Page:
ROB HOPE: All right, that's a great overview to start with. So not to put-- maybe just to reiterate what you're saying, it sounds like you have leverage under control going into this downturn, a lot of contracted cash flows coming at you, and you will continue to move forward with a lot of the projects.
So in the following questions, we'll circle back on a lot of those themes, but one of the questions I continue to get, not only for Enbridge but for the overall complex, is on balance sheet and funding. So how are you viewing Enbridge's liquidity and funding need in 2020 and during this downturn?
AL MONACO: OK. Well, great question. And we're fortuitous in many ways. Maybe I'll just explain here. You know, the backdrop, I think, is that again, over the last couple of years, we really bolstered the predictability of the cash flows, as you mentioned. Especially around the GMP assets which just didn't sit well for us.
We reduced the leverage by 2, 2.5 terms, depending on where you measure it from, just given we were going through a big capital growth spurt, you remember, which is which is actually lower when you get down to our range at 4.5 to 5 than what we think is equivalent risk cash flow utilities. We eliminated the drip and now we're totally in self funding mode.
So that means we can easily live within our free cash flow and balance sheet capacity after accounting for dividends and maintenance capital. And we want to have as well, and this is equally important, enough excess liquidity and dry powder to fund the capital program that we have that's secured. And refinancing any debt without access in the capital markets for a year.
So what I'm trying to say here is that ample liquidity, ample cushion, is the name of the game. And on that, and this is the fortuitous part, we thought 2020 was going to be choppy in any event, just because it was an election, is an election year. So we took some actions, actually, late in '19 and early '20. We've already funded most of our 2020 capital needs, and [INAUDIBLE] about $4 billion to date, including the gas utility [INAUDIBLE] here that issued last week, and a good deal there.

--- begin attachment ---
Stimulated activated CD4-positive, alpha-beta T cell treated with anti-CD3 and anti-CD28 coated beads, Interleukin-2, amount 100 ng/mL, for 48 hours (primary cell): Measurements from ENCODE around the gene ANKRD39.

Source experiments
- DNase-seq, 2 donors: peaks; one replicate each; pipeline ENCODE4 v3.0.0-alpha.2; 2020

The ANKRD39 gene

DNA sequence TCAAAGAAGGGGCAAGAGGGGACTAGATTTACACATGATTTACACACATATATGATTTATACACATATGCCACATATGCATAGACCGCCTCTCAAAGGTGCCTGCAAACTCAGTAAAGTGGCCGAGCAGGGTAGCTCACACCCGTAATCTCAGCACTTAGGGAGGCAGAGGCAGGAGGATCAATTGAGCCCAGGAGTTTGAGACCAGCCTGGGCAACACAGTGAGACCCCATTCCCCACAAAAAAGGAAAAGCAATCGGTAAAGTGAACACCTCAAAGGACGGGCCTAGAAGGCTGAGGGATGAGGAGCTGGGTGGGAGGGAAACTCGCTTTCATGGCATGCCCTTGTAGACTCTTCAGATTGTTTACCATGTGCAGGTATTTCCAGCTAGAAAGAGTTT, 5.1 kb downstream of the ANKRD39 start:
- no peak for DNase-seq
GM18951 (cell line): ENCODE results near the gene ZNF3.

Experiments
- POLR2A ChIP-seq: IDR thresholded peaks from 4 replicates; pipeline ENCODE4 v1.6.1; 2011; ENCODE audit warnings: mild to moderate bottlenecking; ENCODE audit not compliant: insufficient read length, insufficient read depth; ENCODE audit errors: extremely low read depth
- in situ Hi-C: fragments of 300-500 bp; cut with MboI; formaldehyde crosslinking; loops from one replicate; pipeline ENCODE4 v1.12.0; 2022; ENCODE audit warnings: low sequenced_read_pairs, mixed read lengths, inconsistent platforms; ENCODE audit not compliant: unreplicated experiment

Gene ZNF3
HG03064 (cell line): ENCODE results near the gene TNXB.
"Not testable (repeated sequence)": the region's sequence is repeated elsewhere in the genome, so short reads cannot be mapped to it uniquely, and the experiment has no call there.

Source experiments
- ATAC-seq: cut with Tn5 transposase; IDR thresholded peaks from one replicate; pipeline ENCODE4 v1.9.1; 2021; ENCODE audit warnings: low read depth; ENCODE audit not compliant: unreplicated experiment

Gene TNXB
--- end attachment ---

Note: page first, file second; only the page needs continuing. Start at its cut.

But I think the real kicker here is we've got 12 billion plus of liquidity that gives us capacity to fund all of our capital and any debt maturities well into 2021. So we're actually exceeding our
one year buffer by quite a margin. So I think we came in ready for this for different reasons. But I think we're in pretty good shape now from a liquidity and balance sheet perspective.
ROB HOPE: Yeah. So it does look like the 2019 financing were well timed. That being said, Enbridge Gas Distribution also hit the market as well, so it does seem like parts of the complex are open for high quality issuers like yourself. In your initial opening remarks you mentioned that you're taking a look at your 2020 capital plan. You know, through the energy complex, we are seeing capital risk being revised downward by a number of producers. How are you thinking about your own capital plan, in part given the fact that a lot of these are multi-year projects?
AL MONACO: OK, well, maybe just for your free investors first, there's a good page in the deck that we posted on this. But I think the question is a good one, because you said production profiles, I think. We're not specifically looking at capital related to production issues, because you know our business is not based on drilling, per se. But there's no doubt that it's a proven time to review capital in this environment, and we're doing that. We're scrubbing all of our projects.
I think overall the projects we've got in the execution hopper right now are obviously pretty capital efficient. They've got very strong commercial frameworks with good investment grade counterparty. So there's a nice list there. The projects generate good cash flow, somewhere in the order of an additional $2 billion, which really is, again, going back to your previous question, allows us to bring down the debt to even further.